Ethnic pressures versus white democracies
17 May 2022
ADELAIDE - While Phil Fitzpatrick's hypothesis in Dividing Not Blending: Multiculturalism in Oz, is broadly correct, I think it is wrong to say categorically that Australia is an unsuccessful multicultural society.
It would be more accurate to describe multiculturalism in Australia as emerging or evolving, presenting a society in which many of the institutional structures and arrangements have yet to adapt to emerging social and ethnographic realities.
Despite this, there are some areas where Australia's new social reality is clear, notably in the health, education, scientific, hospitality and small to medium business sectors.
What is true is that Australia's political structures are no longer fit for purpose. Therein lies the problem.
These were designed to meet the needs of Australia in the late 18th century when it was a very different society.
Having marginalised the Indigenous population, which numbered about one million (a size it will reach again in the next 10 years), that society was composed almost exclusively of people of Anglo-Celtic origin, whose ideas and attitudes closely aligned with their countries of origin.
The critical points of political difference in that society revolved around things like social class, religious affiliation and the ongoing struggle between capital and labour.
Racist sentiment was prevalent across the political divide and it did not begin to significantly abate until well into the 1970's, and many academics and writers would argue that point has still not been reached.
The two major political parties are still fundamentally structured and organised in ways that reflect the society that existed when they were founded.
This offered a more or less binary choice between anti-labour conservatives and anti-classist organised labour. It made some sort of sense at the time.
Similarly, the method of electing people to parliament assumed an essentially binary political system and, in the federal House of Representatives and all state lower houses, the voting system was expressly designed to produce an outcome where one of the major parties emerged as the dominant force and formed the government.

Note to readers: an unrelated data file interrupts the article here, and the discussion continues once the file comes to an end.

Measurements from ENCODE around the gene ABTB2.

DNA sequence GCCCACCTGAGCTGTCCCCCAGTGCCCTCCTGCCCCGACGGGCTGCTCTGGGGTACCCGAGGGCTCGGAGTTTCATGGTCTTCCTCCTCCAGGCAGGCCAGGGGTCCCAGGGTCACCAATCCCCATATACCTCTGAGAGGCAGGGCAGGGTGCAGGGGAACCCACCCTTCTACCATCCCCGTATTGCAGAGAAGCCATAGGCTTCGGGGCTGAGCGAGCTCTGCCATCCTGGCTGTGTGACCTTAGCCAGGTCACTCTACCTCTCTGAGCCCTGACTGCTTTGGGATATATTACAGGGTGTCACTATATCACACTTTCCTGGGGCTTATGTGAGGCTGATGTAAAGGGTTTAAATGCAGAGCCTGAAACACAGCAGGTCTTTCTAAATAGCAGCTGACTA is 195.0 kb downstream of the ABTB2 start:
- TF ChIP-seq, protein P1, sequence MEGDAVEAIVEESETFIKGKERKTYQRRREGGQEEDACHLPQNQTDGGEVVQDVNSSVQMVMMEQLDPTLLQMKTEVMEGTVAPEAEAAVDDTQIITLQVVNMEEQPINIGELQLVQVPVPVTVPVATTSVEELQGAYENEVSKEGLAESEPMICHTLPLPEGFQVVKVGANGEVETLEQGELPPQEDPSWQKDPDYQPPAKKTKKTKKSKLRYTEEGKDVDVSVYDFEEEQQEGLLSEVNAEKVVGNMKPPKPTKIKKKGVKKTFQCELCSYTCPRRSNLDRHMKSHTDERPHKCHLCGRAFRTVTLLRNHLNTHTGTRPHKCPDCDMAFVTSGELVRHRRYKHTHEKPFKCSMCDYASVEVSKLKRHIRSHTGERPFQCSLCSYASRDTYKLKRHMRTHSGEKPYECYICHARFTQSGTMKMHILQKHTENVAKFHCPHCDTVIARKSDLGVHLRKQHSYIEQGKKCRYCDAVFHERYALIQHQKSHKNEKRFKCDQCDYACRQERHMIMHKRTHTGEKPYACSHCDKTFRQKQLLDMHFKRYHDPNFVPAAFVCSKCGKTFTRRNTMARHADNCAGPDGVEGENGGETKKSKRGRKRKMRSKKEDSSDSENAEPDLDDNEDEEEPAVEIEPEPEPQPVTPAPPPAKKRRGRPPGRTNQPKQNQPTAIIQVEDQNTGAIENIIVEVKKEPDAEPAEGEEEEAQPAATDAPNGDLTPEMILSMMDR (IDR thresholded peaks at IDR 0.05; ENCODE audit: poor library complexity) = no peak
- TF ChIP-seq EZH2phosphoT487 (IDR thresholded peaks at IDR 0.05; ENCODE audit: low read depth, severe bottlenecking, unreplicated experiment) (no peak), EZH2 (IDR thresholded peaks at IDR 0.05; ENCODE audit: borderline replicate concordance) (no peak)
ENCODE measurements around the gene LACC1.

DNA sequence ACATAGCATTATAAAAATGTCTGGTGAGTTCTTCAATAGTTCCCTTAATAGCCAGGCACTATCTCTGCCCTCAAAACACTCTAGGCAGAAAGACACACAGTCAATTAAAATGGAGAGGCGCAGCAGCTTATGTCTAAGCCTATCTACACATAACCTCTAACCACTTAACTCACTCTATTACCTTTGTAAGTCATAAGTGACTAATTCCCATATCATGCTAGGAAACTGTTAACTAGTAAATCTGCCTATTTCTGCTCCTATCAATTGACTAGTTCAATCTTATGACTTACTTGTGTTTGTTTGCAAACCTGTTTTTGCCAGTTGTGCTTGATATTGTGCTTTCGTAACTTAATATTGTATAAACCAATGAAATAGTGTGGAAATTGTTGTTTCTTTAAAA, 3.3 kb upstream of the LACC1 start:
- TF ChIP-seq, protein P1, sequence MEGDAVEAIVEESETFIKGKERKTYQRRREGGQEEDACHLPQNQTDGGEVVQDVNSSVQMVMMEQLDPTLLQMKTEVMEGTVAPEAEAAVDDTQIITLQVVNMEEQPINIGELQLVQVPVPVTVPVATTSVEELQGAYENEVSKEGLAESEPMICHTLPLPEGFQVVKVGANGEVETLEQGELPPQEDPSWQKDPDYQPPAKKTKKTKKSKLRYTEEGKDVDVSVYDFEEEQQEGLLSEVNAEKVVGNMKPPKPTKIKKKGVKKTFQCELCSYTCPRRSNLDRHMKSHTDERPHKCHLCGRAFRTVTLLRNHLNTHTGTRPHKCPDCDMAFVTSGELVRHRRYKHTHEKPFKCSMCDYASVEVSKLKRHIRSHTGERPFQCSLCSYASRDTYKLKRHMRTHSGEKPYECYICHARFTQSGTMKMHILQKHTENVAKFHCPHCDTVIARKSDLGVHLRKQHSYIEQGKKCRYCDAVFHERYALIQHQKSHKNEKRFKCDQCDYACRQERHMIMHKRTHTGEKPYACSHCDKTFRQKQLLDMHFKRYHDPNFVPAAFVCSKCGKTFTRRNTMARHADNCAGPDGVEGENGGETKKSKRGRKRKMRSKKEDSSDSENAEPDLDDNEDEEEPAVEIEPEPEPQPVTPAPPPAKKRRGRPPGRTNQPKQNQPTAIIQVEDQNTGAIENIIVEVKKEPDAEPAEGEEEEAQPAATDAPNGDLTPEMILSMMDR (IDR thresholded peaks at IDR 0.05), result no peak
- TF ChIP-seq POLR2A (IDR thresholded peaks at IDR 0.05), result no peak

One result of this is that it is exceedingly difficult for people who do not readily fit within the cultural, political and ideological frameworks of one of the major parties to be elected to any parliament – federal or state – in the country.
For example, it is hard to imagine a person of colour being able to secure pre-selection in state Liberal and National structures in Queensland or Western Australia.
These parties are bastions of the culturally and politically conservative right which, even if not overtly racist, remains acutely uncomfortable with most things from outside their inherited Anglo-Celtic cultural framework.
My proposed solution to these problems would be to change the electoral system to one in which there are multi-member electorates with candidates elected using a proportional representation system.
This would look very much like the Hare-Clark single transferable vote (STV) method of proportional representation system used in Tasmania or the similarly complicated mixed-member proportional (MMP) system used in New Zealand.
The point is that either of these systems can produce a parliament much more likely to reflect the current and emerging ethnic and social diversity of the wider community.
The existing major parties will recoil from such a system because it would almost always force them into forming coalition governments if they wished to rule.
Whilst there is much rhetoric about the supposed evils of a 'hung parliament', where no party has a majority in its own right, there is ample evidence that such systems do work.
The 'hung parliament' fallacy in Australia is exposed immediately by the knowledge that almost all Federal parliaments have been 'hung' because the party forming government almost never controls the Senate.